Cognitive access to text, onscreen or in print, also may be hindered by typeface sensitivities, visual impairments, or similar obstacles.
Do students have the skills, tools and permissions necessary to alter their class texts in ways that make reading and viewing easier for them? Is this part of every school’s technology integration plan?
If we are going to walk the equity talk, we must provide students with tools that support cognitive access to literacy. EduChange trains students directly on the latest generation of assistive technologies so they can overcome these barriers and gain access to diverse texts. And we work with experts to ensure that our materials meet current guidelines for accessible educational materials (AEM).
For an expanded framework exploring a range of teaching strategies that support all learners, see the Universal Design for Learning (UDL), which we have been using since 2008. I’ll devote an entire post to the ways we attend to a broad range of cognitive access points in our materials designs.
For now, it is important to appreciate the gateway roles that basic literacy levels and relevant assistive technologies play. Without tangible and cognitive access to functional STEM literacies, instructional strategies are beside the point.
Conversely, when students gain this access they can learn to negotiate real-world STEM texts, and can graduate high school with the confidence they need to participate as STEM-literate citizens.
Perhaps the most powerful access point to functional STEM literacy has been barricaded by the lecture-textbook model of high school science teaching for far too long. Access to multicultural authors, across genders and geographies, is virtually non-existent. In fact, the personal or human side of science is rarely depicted.
Revered literacy educator Dr. Rudine Sims Bishop composed a metaphor in 1990 about the power of sharing multicultural literature with students. Read her famous words, and think about them in the context of science class:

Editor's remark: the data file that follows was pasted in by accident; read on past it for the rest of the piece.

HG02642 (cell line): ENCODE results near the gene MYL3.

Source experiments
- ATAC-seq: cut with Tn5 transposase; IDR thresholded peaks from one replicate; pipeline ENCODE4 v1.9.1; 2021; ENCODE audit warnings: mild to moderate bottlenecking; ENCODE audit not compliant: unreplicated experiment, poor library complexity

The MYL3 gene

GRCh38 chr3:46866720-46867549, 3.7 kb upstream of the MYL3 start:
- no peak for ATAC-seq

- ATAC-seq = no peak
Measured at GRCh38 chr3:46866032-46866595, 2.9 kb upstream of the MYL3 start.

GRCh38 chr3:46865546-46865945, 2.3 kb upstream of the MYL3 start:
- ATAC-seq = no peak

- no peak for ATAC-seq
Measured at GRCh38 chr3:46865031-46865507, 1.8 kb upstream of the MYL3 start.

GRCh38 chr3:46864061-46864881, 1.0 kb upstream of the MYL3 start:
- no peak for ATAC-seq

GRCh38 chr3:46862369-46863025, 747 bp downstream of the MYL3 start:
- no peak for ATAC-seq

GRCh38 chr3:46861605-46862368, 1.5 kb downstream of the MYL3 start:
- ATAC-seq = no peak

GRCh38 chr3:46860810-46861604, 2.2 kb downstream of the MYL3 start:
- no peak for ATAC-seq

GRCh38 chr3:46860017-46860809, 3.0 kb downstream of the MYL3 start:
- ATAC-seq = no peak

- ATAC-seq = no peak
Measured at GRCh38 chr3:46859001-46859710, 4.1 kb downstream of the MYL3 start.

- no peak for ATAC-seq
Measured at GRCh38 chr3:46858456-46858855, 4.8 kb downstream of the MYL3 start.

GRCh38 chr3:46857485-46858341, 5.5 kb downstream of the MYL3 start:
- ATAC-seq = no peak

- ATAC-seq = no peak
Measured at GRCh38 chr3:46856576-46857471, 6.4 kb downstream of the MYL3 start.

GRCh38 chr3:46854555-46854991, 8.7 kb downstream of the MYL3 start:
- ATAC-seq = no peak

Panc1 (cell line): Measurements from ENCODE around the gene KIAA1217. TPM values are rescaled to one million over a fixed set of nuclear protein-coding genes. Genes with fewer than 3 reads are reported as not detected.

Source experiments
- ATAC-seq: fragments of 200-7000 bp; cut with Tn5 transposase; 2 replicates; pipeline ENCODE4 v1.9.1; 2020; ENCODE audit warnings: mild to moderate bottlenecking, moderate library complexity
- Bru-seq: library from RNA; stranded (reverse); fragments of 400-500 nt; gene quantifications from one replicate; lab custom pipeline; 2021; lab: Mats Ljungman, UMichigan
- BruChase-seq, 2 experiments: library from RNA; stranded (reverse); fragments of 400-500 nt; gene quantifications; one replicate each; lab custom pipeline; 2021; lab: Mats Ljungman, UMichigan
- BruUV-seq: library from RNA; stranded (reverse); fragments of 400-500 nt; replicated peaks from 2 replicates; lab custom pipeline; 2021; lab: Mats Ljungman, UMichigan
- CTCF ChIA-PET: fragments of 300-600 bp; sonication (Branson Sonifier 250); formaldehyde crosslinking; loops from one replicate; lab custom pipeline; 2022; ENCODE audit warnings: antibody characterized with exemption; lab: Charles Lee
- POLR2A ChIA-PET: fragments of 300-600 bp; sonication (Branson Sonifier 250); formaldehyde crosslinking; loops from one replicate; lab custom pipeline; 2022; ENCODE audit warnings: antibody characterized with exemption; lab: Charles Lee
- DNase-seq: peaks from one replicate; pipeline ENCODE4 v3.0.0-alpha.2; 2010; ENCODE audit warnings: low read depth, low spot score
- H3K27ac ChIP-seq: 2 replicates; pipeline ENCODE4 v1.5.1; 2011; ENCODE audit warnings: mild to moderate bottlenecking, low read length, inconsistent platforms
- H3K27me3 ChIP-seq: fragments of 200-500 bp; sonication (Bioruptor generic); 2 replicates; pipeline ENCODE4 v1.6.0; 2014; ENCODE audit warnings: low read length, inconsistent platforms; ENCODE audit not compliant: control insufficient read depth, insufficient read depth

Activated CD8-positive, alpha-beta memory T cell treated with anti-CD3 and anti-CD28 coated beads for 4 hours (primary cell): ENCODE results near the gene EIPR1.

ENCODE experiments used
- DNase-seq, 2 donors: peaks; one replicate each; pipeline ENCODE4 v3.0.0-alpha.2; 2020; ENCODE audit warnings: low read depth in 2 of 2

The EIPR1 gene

In 2017 The International Literacy Association (ILA) published a brief utilizing the same metaphor, noting that “Culturally sustaining literacy educators understand the importance of throwing light on the vastness of the physical, social, cultural, and biological worlds.”
Most science educators also understand this, but rarely do they make the lighting conditions “just right” by providing texts that are self-affirming mirrors for our diverse students.
Science students must see people who look like them doing and writing about science in order to find their mirrors.
This is why the use of many more filters than ‘topic and grade level’ is a key strategy for our text & visual content curation.
When I review OER repositories through the filters we use, I sadly see the same absence of multicultural, multi-gendered and cross-geographical perspectives that has plagued secondary science classrooms for years.
The best texts are not found within OER repositories at all, and you do need to spend time to find them. In the next post I will write about the explosion of STEM genres since 2008, and the ways that we teach students to negotiate those texts in order to build holistic pictures of the STEM-related issues and problems facing society.
The inclusion of diverse perspectives is not merely about good teaching. It also fuels rigorous scientific research & engineering.
If educators wish to encourage students to open those sliding glass doors to participate in STEM however they choose, we must heed the recommendations of Bishop and the ILA (from the brief):
We’ll let you know when the next post is ready for you!